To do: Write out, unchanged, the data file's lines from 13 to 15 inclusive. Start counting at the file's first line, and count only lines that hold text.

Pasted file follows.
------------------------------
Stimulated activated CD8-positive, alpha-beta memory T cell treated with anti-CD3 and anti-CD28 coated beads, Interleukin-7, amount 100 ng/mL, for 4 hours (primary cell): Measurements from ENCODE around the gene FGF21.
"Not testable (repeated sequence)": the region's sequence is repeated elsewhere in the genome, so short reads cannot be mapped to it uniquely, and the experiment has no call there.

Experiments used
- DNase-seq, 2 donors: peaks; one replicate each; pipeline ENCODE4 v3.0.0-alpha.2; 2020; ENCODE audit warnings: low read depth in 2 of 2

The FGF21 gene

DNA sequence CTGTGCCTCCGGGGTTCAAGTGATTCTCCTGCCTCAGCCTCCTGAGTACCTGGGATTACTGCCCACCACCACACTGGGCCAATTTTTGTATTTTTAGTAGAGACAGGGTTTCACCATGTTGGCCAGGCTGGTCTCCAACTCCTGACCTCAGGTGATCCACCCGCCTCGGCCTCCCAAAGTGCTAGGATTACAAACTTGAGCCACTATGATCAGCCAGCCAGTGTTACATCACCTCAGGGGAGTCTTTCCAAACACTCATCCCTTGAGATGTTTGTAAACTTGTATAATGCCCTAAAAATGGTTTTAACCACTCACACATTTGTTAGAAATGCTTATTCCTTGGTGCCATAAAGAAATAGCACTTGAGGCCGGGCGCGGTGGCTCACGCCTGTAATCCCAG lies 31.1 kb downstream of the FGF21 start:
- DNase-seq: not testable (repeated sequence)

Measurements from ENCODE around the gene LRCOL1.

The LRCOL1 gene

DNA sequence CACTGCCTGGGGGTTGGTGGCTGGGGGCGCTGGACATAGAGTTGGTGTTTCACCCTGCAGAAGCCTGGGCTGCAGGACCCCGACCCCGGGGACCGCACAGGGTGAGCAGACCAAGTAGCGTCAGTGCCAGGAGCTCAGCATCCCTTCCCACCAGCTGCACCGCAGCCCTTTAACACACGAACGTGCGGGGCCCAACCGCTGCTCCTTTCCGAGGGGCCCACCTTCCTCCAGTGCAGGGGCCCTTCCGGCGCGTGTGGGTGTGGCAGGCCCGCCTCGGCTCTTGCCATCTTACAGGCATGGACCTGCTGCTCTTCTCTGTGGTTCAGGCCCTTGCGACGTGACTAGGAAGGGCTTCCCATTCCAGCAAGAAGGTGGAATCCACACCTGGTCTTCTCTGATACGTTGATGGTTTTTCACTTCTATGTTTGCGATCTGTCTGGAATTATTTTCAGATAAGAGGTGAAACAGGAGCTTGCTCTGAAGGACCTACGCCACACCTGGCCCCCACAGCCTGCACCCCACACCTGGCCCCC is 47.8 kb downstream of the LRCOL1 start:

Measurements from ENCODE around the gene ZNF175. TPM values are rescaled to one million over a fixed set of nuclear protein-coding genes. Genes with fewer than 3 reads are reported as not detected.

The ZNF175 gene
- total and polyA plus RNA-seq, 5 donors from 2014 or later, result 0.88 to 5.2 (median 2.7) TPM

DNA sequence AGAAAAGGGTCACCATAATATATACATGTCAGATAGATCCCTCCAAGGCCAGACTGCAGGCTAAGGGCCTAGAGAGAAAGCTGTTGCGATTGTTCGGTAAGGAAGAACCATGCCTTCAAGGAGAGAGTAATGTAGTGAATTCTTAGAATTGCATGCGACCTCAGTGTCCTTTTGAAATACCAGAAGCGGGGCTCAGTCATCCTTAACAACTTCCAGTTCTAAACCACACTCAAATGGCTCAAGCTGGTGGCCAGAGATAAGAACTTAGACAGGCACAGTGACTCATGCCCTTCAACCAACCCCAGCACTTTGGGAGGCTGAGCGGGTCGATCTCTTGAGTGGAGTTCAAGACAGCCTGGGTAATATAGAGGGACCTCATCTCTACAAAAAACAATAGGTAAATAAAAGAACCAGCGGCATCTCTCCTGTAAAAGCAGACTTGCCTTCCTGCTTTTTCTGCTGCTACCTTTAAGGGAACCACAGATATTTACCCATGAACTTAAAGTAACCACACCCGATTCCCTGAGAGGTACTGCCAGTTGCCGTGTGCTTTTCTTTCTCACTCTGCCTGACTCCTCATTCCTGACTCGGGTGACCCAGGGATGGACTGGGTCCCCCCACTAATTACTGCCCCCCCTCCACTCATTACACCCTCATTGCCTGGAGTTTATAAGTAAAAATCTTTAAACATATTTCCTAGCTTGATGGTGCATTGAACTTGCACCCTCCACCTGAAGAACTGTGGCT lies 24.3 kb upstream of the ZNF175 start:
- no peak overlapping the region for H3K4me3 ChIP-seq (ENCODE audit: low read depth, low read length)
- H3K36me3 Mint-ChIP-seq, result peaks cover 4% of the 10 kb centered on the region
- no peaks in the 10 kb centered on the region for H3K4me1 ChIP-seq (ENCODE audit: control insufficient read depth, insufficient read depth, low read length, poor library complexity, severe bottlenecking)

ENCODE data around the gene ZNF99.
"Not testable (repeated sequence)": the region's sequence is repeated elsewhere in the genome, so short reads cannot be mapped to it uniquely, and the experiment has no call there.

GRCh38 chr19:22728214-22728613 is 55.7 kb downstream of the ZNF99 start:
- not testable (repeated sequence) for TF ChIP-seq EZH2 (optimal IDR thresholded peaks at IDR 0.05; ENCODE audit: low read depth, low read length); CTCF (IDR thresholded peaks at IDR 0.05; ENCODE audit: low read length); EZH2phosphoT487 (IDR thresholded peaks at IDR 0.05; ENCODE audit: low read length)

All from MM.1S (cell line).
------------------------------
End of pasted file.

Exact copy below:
- total and polyA plus RNA-seq, 5 donors from 2014 or later, result 0.88 to 5.2 (median 2.7) TPM

DNA sequence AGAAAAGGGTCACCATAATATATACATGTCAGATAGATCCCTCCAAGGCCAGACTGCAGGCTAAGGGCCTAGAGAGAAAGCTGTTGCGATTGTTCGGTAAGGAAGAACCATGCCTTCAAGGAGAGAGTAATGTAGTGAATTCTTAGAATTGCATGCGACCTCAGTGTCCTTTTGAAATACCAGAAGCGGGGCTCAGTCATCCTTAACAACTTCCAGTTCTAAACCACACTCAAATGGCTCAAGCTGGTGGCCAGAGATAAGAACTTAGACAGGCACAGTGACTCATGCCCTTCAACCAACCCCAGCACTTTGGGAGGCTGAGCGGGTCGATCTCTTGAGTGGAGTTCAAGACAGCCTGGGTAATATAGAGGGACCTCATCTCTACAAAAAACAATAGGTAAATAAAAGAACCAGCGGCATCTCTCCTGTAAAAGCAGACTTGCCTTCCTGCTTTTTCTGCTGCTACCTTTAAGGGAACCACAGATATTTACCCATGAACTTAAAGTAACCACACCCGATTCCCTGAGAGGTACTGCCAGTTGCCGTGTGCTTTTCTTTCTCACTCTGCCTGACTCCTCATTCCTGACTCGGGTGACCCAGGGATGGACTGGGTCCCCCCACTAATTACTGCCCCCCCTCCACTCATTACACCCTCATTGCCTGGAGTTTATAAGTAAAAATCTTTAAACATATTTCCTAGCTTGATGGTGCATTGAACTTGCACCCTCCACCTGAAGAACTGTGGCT lies 24.3 kb upstream of the ZNF175 start:
- no peak overlapping the region for H3K4me3 ChIP-seq (ENCODE audit: low read depth, low read length)